All investments involve risks, including possible loss of principal. The value of investments can go down as well as up, and investors may not get back the full amount invested. Any companies and/or case studies referenced herein are used solely for illustrative purposes; any investment may or may not be currently held by any portfolio advised by Franklin Templeton. The information provided is not a recommendation or individual investment advice for any particular security, strategy, or investment product and is not an indication of the trading intent of any Franklin Templeton managed portfolio. Franklin Templeton and our Specialist Investment Managers have certain environmental, sustainability and governance (ESG) goals or capabilities; however, not all strategies are managed to “ESG” oriented objectives.
Important Legal Information
This material is intended to be of general interest only and should not be construed as individual investment advice or a recommendation or solicitation to buy, sell or hold any security or to adopt any investment strategy. It does not constitute legal or tax advice. This material may not be reproduced, distributed or published without prior written permission from Franklin Templeton.
The views expressed are those of the investment manager and the comments, opinions and analyses are rendered as at publication date and may change without notice. The underlying assumptions and these views are subject to change based on market and other conditions and may differ from other portfolio managers or of the firm as a whole. The information provided in this material is not intended as a complete analysis of every material fact regarding any country, region or market. There is no assurance that any prediction, projection or forecast on the economy, stock market, bond market or the economic trends of the markets will be realized. The value of investments and the income from them can go down as well as up and you may not get back the full amount that you invested. Past performance is not necessarily indicative nor a guarantee of future performance. All investments involve risks, including possible loss of principal.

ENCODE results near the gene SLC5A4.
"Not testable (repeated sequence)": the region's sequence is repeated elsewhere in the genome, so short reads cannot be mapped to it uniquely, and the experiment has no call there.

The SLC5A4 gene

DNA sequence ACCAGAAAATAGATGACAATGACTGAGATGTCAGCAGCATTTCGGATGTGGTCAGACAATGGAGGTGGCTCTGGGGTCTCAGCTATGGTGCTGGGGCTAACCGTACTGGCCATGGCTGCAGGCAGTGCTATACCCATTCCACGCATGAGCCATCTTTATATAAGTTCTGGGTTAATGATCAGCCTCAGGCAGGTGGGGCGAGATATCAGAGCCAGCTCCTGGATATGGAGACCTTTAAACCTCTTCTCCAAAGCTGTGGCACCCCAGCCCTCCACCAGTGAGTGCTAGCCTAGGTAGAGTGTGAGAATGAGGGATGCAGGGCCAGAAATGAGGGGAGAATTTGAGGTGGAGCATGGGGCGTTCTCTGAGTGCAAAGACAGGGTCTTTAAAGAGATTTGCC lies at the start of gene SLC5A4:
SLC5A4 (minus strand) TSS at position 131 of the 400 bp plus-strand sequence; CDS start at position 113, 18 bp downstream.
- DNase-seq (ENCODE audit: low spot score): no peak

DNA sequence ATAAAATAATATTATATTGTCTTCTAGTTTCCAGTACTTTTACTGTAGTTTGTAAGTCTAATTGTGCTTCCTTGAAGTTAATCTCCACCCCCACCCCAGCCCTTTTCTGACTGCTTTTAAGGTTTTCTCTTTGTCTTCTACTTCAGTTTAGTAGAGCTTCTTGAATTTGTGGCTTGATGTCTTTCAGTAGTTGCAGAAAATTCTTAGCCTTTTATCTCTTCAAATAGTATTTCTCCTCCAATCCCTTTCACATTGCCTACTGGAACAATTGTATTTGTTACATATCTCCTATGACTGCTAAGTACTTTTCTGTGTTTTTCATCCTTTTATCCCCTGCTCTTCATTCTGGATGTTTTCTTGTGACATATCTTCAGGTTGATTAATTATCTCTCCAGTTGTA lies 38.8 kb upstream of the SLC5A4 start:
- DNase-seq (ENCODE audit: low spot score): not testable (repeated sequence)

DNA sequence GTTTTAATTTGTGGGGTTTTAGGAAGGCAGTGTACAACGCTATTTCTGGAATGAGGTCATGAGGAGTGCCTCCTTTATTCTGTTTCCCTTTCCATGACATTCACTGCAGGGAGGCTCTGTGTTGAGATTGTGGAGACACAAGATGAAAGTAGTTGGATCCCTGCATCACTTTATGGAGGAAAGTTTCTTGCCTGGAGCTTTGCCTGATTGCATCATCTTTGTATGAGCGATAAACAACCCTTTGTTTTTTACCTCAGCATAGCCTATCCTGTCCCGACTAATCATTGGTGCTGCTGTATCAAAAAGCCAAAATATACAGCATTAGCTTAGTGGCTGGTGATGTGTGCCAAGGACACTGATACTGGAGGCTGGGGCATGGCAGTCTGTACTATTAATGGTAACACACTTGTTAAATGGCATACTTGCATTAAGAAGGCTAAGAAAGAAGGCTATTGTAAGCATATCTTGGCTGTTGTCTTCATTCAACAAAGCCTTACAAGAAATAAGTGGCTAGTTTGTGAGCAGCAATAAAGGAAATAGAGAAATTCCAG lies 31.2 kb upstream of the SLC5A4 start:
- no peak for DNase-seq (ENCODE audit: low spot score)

Any research and analysis contained in this material has been procured by Franklin Templeton for its own purposes and may be acted upon in that connection and, as such, is provided to you incidentally. Data from third party sources may have been used in the preparation of this material and Franklin Templeton (“FT”) has not independently verified, validated or audited such data. Although information has been obtained from sources that Franklin Templeton believes to be reliable, no guarantee can be given as to its accuracy and such information may be incomplete or condensed and may be subject to change at any time without notice. The mention of any individual securities should neither constitute nor be construed as a recommendation to purchase, hold or sell any securities, and the information provided regarding such individual securities (if any) is not a sufficient basis upon which to make an investment decision. FT accepts no liability whatsoever for any loss arising from use of this information and reliance upon the comments, opinions and analyses in the material is at the sole discretion of the user.
Products, services and information may not be available in all jurisdictions and are offered outside the U.S. by other FT affiliates and/or their distributors as local laws and regulation permits. Please consult your own financial professional or Franklin Templeton institutional contact for further information on availability of products and services in your jurisdiction.
Issued in the U.S. by Franklin Distributors, LLC, One Franklin Parkway, San Mateo, California 94403-1906, (800) DIAL BEN/342-5236, franklintempleton.com – Franklin Distributors, LLC, member FINRA/SIPC, is the principal distributor of Franklin Templeton U.S. registered products, which are not FDIC insured; may lose value; and are not bank guaranteed and are available only in jurisdictions where an offer or solicitation of such products is permitted under applicable laws and regulation.